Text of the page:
Sen. Rand Paul (R-Ky.) joined Glenn Beck on the radio program Tuesday to discuss the recent conflict in the Middle East, and to explain why he stands by President Donald Trump's decision to withdraw U.S. troops from Northern Syria.
President Trump has faced intense criticism from both Republicans and Democrats after announcing earlier this month that the United States would pull American troops out of Syria ahead of a Turkish offensive against U.S.-aligned Kurdish forces. Critics claim the the president gave Turkey the "green light" to launch an attack against the Kurds in Syria. But Paul says we need to look back at the region's history before we make assumptions about present day events.
"People need to remember the beginning of the Syrian war," Paul said. "For years and years, it was Lindsey Graham and Hillary Clinton, both on the same side, both supporting Sunni extremists against Assad. Now, Assad is no angel but most of the Christians in the country actually sided with Assad and had been a minority religion protected by Assad's government for decades. The Sunni extremists that we supported, or our government supported ... if those people had taken over, my fear is that their ideology would have been closer to the ISIS caliphate, than it would have been anything that the West is known. It's a very complicated situation."
Paul noted the important difference between Syrian and Iraqi Kurds. "The Syrian Kurds, their political ideology is socialism. In fact, the Kurdish Workers' Party is socialist and terrorist within Turkey. Interestingly, the Iraqi Kurds, who have been our friends and have some autonomy in Iraq, don't like the Syrian Kurds, and actually have an arrangement in Turkey where they've turned over Kurdish Worker Party terrorists back to Turkey," he added.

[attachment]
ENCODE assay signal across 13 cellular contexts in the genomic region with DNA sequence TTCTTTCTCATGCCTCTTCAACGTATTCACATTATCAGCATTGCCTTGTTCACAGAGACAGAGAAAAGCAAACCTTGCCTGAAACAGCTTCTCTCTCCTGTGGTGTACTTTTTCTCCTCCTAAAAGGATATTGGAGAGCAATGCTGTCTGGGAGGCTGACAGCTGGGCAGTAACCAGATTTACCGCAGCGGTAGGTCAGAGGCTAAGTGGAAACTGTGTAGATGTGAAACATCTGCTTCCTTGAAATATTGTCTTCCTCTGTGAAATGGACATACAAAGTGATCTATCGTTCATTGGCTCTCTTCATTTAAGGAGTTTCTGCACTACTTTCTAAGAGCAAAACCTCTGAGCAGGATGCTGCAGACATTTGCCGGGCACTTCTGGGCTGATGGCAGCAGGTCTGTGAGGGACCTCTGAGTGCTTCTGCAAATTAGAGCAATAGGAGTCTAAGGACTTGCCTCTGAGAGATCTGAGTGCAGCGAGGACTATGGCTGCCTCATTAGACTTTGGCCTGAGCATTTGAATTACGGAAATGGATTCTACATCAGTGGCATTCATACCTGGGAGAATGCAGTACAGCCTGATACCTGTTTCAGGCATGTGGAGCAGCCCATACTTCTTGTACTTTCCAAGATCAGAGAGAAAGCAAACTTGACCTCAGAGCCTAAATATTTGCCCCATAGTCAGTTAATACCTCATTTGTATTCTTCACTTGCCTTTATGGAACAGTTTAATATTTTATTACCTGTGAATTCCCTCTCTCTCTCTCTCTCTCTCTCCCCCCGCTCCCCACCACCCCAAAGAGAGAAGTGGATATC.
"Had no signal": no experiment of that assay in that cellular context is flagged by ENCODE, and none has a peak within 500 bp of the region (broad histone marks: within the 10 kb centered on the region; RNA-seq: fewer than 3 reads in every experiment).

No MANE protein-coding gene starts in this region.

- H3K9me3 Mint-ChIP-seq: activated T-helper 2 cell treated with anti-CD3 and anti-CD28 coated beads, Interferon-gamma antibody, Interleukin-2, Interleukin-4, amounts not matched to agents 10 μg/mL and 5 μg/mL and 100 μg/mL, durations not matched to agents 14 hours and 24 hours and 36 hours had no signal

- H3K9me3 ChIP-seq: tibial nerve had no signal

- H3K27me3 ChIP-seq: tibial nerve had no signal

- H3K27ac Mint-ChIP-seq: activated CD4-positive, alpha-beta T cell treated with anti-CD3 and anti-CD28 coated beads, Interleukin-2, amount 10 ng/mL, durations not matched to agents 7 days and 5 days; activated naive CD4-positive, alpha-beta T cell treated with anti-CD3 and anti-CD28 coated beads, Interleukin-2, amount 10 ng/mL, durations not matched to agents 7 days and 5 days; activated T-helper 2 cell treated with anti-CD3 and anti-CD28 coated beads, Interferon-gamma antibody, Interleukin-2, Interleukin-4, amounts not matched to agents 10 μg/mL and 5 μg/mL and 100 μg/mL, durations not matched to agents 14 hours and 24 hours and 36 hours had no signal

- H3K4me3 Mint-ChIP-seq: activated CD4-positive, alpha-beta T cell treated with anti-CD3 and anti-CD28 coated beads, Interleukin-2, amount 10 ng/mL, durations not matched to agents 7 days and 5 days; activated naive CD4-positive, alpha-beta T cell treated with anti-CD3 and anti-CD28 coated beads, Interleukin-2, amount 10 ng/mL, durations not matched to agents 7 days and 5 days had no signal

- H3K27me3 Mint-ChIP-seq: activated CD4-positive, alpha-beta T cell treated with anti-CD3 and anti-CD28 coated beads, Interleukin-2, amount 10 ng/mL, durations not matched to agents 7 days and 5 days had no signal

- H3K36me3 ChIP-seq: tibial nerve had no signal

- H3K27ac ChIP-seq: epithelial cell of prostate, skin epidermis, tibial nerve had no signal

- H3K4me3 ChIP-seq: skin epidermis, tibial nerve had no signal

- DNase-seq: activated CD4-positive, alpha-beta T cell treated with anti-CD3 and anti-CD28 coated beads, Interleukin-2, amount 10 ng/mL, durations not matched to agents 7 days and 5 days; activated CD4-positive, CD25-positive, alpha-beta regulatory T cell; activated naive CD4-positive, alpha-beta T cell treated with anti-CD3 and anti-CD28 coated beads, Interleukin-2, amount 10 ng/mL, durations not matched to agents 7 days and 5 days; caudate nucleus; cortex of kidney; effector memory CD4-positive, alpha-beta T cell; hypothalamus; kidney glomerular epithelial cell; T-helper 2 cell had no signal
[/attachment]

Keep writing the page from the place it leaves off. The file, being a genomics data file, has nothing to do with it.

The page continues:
"The Iraqi Kurds have a good relationship with Turkey currently," continued Paul. "I think the irony of this is, if you care about the Kurds, it actually may turn out that in the last 24 hours there is an alliance between Assad and the Kurds developing. And that maybe the Syrians can convince the Turks that they will patrol their country. There will be no Kurdish incursions into Turkey, but there need be no Turkish incursions into Syria. And maybe there could be a development of a semi-autonomous region ... maybe there could be some peace. "
Paul argued that President Trump did not give Turkey the "green light" to invade. Rather, Turkey's President Erdoğan likely told the president he was planning to invade one way or the other, and President Trump had to decide whether or not it was wise to leave our 50 or so U.S soldiers in the way of a military invasion.
Watch the video below to catch more of the conversation.
Watch the full episode here.
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